A Summer Internship with Amnesty International

Courtesy of Amnesty International

Courtesy of Amnesty International

By Alexandra LeClaire, Contributing Writer

This summer I was the office administration intern at Amnesty International USA (AIUSA) in Washington, D.C.  Amnesty International is one of the world’s largest and most well-known human rights organizations.  Founded in 1961, Amnesty International’s scope has grown from working to free prisoners of conscience to fighting for human rights for all.  AIUSA achieves its goals through publishing unbiased reports on human rights abuses, which raises awareness of these issues and by mobilizing its nearly 350,000 members to sign petitions, make phone calls and participate in demonstrations.  AIUSA is currently running campaigns to abolish the death penalty, end torture, fight for individuals at risk and secure reproductive and sexual rights for all.

In my role as office administration intern, I made sure the office was running smoothly on a daily basis.  I acted as a receptionist, managed the mailroom, was the IT liaison, and assisted my supervisor on larger projects.  One of my largest projects this summer was helping organize the all-staff retreat.  I worked on securing transportation for some of the staff to travel to Virginia and helped organize different activities at the retreat.  Another large project I worked on was organizing a luncheon for the AIUSA director when he visited to meet interns at the DC office.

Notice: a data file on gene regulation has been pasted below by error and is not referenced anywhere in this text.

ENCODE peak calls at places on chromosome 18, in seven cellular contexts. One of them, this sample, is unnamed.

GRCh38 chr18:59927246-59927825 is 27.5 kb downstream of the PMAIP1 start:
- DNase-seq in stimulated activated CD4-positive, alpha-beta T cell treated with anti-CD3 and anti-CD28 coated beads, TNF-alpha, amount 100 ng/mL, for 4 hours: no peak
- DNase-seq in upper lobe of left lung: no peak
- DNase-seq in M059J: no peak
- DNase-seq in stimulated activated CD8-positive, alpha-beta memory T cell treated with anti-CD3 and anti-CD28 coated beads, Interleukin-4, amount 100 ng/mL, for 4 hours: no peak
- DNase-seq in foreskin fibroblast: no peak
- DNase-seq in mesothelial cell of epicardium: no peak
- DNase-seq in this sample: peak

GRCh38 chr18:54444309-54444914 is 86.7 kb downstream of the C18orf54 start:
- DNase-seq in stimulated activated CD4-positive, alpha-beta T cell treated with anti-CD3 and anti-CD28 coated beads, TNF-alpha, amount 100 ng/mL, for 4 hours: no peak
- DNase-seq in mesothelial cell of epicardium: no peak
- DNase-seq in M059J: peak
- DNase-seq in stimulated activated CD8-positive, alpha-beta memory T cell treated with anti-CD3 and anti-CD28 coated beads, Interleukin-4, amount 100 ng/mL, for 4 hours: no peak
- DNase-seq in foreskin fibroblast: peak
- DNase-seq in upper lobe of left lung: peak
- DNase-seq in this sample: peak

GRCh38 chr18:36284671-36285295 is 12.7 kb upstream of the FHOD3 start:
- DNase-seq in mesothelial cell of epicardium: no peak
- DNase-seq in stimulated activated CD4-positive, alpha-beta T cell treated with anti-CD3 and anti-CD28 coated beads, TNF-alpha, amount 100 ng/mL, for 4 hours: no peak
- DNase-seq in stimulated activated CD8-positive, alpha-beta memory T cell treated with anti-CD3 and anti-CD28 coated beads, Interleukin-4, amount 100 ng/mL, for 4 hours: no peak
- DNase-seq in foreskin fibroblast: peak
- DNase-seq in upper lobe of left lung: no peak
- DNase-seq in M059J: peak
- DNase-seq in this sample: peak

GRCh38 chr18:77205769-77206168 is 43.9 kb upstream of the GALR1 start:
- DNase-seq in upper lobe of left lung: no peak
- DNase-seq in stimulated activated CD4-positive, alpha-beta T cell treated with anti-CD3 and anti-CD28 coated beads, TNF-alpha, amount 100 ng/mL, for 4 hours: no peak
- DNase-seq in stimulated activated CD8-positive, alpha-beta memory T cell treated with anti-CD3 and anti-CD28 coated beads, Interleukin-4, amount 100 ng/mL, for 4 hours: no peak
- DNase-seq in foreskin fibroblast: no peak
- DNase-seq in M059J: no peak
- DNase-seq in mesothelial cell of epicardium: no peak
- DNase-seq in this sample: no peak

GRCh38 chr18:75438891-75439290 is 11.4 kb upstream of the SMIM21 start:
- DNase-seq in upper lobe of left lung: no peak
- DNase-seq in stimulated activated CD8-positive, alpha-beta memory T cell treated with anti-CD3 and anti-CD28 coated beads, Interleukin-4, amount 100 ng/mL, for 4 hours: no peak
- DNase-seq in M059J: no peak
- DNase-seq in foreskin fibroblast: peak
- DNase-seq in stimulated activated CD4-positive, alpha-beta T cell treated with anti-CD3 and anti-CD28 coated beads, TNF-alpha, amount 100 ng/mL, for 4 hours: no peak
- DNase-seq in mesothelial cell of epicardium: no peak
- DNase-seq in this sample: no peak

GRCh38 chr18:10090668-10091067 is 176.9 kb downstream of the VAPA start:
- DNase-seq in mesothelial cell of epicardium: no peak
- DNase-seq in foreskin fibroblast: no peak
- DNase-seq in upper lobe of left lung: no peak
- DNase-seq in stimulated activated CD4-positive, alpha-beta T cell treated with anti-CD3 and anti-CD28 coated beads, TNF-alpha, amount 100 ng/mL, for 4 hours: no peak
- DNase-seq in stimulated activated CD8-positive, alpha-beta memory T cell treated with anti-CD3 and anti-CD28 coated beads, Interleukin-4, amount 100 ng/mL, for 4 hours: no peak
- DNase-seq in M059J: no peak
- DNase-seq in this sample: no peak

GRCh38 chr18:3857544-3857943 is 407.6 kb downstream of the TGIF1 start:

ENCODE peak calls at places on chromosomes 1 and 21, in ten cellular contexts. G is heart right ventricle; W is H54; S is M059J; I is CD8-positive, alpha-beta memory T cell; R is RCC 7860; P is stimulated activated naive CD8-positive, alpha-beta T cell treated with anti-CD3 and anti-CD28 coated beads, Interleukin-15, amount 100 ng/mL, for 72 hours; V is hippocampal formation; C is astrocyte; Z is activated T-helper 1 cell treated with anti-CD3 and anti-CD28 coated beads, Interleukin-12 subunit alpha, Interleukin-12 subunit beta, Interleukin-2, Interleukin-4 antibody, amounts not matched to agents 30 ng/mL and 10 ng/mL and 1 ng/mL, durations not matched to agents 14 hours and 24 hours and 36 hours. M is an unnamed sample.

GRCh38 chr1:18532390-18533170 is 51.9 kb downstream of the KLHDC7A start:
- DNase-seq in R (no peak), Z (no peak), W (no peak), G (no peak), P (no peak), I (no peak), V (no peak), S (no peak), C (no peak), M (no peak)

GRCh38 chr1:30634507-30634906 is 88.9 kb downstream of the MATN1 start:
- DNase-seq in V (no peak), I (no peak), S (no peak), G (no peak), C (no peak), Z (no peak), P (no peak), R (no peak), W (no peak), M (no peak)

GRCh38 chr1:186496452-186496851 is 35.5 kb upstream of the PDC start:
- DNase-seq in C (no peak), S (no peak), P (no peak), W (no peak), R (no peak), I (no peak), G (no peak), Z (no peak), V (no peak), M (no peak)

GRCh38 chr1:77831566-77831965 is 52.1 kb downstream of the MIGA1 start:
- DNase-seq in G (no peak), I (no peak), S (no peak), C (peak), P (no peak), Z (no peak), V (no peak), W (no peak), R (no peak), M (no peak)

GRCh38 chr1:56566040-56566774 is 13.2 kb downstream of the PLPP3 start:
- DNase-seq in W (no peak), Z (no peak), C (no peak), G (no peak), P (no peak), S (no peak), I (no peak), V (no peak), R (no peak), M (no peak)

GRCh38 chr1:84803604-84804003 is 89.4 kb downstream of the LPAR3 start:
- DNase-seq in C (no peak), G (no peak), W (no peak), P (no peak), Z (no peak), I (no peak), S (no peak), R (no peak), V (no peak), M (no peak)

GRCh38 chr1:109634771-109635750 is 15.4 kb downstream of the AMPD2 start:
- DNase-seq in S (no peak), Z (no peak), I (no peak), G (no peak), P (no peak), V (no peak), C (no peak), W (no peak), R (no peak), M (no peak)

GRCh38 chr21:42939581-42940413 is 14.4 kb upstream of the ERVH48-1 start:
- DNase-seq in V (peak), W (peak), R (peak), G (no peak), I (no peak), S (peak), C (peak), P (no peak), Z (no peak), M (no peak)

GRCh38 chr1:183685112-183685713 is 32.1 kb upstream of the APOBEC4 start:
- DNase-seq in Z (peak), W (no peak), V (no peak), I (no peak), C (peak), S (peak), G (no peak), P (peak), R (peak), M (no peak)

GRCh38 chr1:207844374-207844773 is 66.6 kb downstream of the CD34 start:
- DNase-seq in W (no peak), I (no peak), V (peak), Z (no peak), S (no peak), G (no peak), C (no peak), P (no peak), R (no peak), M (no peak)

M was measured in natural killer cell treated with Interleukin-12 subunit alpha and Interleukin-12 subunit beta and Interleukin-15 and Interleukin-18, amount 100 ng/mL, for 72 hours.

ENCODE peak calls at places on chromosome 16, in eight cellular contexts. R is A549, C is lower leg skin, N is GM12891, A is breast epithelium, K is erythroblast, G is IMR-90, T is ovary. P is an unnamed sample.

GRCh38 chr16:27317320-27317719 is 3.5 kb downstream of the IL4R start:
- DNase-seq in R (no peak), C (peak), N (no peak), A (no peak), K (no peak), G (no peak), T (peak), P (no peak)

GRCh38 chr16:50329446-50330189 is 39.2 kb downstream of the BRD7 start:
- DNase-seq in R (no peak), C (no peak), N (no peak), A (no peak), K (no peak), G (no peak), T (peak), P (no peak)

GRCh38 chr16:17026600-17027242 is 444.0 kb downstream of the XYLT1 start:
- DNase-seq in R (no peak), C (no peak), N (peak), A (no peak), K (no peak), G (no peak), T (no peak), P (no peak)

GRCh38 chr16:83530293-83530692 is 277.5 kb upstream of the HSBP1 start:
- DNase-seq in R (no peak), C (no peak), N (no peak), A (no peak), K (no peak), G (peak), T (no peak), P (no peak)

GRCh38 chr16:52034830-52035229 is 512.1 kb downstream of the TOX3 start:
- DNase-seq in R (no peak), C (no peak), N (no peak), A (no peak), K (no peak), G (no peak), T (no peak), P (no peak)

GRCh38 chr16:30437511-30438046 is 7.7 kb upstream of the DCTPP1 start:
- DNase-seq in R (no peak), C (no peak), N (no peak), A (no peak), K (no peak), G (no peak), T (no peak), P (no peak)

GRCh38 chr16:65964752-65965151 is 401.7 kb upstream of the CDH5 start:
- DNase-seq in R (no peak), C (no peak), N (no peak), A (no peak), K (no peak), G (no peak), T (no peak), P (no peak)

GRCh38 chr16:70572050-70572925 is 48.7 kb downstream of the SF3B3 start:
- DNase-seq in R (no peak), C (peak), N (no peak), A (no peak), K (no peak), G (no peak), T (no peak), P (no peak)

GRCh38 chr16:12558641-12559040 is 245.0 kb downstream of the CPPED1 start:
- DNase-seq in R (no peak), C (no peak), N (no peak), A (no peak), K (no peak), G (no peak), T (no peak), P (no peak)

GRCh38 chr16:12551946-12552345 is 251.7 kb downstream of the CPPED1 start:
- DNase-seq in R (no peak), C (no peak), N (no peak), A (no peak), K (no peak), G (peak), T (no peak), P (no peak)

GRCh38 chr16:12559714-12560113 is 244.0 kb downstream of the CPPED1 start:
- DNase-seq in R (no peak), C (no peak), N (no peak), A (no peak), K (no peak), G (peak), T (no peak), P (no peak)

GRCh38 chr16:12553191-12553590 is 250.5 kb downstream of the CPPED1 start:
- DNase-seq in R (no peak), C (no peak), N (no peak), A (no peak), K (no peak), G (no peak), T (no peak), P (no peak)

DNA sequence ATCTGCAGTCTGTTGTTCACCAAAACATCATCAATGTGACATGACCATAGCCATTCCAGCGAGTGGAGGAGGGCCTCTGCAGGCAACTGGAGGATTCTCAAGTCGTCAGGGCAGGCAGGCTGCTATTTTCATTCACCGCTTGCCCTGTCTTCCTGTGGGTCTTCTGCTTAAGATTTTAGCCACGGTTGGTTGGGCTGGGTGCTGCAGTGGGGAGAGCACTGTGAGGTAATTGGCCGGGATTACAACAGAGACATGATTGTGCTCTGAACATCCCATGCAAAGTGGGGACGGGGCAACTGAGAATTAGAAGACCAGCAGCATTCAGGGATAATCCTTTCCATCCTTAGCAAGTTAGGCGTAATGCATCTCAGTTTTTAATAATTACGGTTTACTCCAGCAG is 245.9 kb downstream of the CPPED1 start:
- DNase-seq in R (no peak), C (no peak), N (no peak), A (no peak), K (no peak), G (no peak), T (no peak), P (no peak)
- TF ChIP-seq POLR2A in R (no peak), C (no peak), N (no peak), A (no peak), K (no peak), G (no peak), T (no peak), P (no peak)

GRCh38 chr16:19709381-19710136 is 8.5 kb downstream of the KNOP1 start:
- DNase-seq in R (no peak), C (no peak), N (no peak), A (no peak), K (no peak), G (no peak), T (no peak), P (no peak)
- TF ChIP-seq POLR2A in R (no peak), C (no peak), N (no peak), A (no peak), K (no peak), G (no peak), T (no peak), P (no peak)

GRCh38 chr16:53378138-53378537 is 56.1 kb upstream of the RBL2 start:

After college, I hope to work for a human rights non-profit, so my internship this summer helped me envision what that type of work could possibly entail.  I was able to network with many AIUSA staffers and discuss the best ways to obtain employment with an NGO after graduation.  I also was able to participate in different workshops relevant to non-profit management and organization. For example, the workshops on organizing for campaigns and on strategic social media use were particularly informative and useful. I enjoyed my internship with AIUSA, and would encourage Gettysburg students to consider non-profit internships.

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